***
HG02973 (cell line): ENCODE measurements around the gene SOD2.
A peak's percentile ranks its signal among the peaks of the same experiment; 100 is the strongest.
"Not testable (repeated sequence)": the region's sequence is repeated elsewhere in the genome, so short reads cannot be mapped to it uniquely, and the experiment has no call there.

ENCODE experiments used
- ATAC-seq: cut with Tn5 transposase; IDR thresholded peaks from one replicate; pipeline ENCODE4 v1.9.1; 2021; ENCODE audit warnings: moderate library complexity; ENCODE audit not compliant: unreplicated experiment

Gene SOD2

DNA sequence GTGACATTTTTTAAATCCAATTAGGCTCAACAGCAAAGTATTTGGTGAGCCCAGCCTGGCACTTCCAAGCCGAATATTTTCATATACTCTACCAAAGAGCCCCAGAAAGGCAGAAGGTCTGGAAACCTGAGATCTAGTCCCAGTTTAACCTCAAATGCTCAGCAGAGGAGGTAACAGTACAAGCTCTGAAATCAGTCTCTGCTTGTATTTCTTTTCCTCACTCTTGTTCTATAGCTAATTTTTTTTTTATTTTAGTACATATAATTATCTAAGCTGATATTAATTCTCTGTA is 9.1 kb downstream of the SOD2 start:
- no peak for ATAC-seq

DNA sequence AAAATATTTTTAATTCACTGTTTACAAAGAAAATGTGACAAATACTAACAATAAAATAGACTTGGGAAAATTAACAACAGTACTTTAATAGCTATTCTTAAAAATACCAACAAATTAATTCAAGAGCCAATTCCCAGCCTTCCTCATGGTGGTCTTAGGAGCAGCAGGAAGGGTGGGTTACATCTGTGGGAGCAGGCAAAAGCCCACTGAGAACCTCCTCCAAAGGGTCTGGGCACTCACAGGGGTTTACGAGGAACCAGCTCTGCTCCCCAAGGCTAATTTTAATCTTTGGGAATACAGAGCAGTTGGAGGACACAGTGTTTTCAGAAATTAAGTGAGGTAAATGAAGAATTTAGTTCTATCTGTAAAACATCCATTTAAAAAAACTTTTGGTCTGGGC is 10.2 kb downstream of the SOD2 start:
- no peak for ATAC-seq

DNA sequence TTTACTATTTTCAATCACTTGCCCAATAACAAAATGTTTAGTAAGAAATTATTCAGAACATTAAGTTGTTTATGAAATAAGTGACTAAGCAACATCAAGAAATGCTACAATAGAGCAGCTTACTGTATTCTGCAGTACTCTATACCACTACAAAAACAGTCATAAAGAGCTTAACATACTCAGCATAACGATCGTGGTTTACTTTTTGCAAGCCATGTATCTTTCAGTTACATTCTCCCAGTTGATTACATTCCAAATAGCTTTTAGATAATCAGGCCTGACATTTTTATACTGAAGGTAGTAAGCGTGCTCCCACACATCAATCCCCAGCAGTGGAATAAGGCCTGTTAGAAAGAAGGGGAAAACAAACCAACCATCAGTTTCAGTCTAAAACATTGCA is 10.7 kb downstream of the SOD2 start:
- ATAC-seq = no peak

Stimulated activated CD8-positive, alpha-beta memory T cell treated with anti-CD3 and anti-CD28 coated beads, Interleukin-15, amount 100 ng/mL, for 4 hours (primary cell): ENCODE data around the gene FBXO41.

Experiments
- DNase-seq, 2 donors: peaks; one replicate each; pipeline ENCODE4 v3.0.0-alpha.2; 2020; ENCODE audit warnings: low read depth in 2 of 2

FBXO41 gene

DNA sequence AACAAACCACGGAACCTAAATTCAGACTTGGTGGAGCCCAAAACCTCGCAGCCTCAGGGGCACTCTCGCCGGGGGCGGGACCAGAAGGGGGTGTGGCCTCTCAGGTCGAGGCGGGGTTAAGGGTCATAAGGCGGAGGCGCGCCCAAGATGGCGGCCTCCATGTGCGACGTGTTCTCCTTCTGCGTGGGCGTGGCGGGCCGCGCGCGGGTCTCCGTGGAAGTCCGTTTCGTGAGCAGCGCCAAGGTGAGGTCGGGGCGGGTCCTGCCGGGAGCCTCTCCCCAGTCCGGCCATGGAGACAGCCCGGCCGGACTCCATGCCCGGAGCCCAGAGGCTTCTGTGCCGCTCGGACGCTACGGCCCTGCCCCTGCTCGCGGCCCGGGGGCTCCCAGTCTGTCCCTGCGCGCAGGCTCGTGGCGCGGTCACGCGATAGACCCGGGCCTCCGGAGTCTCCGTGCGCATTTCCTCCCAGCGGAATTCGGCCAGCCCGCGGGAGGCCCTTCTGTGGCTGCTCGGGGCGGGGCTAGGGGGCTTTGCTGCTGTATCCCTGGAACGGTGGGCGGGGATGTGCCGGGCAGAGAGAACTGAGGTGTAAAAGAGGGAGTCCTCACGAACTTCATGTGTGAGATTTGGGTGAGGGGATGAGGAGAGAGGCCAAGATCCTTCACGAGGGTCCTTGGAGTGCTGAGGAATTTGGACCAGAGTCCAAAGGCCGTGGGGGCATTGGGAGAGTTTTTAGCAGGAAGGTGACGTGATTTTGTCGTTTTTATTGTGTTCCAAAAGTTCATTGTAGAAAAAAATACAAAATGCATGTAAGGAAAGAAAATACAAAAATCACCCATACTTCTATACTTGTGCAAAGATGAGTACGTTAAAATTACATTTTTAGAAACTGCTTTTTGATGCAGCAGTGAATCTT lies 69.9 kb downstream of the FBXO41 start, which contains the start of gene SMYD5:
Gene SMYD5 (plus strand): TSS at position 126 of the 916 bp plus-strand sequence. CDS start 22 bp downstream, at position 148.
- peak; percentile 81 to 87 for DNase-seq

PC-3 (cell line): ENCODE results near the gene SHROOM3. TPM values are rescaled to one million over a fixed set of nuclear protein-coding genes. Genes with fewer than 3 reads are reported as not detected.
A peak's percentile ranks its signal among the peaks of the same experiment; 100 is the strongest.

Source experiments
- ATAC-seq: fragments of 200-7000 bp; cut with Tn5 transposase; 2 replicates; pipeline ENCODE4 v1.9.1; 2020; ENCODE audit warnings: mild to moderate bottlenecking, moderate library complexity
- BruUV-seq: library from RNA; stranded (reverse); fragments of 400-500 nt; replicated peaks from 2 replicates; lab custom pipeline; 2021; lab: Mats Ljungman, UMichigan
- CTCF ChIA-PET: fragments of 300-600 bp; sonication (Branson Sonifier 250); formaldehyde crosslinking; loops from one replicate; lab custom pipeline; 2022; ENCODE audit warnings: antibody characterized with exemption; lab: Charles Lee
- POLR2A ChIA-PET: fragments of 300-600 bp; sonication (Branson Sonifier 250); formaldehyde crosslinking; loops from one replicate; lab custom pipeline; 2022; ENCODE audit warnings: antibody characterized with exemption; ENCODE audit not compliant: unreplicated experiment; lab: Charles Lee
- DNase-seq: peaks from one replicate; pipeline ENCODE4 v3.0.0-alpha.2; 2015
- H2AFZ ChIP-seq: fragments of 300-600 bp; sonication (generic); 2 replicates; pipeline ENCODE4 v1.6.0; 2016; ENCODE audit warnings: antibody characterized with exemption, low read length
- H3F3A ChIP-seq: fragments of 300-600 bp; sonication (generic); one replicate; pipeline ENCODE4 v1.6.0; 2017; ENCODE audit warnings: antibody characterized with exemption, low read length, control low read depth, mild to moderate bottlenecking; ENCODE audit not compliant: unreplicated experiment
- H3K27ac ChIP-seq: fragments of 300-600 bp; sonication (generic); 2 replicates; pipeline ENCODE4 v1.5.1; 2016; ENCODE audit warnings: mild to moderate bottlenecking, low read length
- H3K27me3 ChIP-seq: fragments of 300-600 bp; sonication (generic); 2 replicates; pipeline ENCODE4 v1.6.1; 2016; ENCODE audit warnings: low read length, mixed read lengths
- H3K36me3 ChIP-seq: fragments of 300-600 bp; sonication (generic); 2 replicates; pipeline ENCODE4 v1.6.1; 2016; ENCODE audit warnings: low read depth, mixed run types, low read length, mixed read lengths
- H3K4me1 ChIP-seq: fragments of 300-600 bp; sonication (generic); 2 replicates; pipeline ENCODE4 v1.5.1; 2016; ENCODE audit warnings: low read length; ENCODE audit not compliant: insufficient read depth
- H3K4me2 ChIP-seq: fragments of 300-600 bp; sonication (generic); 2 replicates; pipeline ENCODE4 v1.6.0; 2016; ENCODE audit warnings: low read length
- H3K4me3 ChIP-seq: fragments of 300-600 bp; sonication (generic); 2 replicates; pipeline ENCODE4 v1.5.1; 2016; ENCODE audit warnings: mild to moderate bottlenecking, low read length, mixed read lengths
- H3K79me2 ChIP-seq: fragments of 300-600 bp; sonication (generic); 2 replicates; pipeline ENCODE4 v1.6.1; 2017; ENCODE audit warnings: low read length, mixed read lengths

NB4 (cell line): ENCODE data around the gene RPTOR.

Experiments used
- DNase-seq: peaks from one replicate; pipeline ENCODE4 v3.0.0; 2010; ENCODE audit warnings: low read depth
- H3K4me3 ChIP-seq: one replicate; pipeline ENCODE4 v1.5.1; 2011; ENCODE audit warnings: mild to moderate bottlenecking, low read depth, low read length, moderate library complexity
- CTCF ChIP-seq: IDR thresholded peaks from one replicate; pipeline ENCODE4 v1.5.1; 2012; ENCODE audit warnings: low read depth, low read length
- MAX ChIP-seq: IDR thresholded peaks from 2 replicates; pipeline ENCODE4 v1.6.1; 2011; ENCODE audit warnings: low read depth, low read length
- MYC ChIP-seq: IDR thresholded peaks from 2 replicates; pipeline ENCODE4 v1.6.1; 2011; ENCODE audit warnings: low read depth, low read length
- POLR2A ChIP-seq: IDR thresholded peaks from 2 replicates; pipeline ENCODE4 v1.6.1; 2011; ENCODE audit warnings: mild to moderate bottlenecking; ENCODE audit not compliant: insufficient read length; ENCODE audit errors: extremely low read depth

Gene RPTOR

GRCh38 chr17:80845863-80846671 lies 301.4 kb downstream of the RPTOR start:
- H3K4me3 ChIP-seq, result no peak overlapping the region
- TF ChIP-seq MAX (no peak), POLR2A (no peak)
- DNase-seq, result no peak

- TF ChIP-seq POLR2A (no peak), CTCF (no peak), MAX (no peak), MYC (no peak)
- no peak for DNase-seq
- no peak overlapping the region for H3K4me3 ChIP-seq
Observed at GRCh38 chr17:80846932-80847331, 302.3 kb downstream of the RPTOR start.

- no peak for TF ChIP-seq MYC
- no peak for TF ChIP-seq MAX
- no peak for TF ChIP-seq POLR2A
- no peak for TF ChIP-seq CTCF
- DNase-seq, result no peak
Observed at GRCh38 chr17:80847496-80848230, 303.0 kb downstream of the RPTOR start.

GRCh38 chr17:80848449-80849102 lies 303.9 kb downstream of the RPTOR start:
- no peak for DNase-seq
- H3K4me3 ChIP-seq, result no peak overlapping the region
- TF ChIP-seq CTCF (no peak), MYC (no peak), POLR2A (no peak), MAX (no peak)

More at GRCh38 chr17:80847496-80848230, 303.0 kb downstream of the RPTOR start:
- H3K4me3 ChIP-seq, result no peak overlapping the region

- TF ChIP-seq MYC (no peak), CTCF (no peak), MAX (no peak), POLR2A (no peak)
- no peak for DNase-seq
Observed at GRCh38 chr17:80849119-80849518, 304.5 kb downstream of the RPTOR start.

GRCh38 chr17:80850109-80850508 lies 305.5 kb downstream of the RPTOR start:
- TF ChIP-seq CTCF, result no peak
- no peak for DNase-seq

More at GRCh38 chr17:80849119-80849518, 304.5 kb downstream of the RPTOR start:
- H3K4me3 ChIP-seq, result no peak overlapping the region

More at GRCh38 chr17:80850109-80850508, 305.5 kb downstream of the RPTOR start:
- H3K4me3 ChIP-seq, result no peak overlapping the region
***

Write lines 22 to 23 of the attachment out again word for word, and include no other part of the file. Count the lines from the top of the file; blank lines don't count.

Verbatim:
Source experiments
- ATAC-seq: fragments of 200-7000 bp; cut with Tn5 transposase; 2 replicates; pipeline ENCODE4 v1.9.1; 2020; ENCODE audit warnings: mild to moderate bottlenecking, moderate library complexity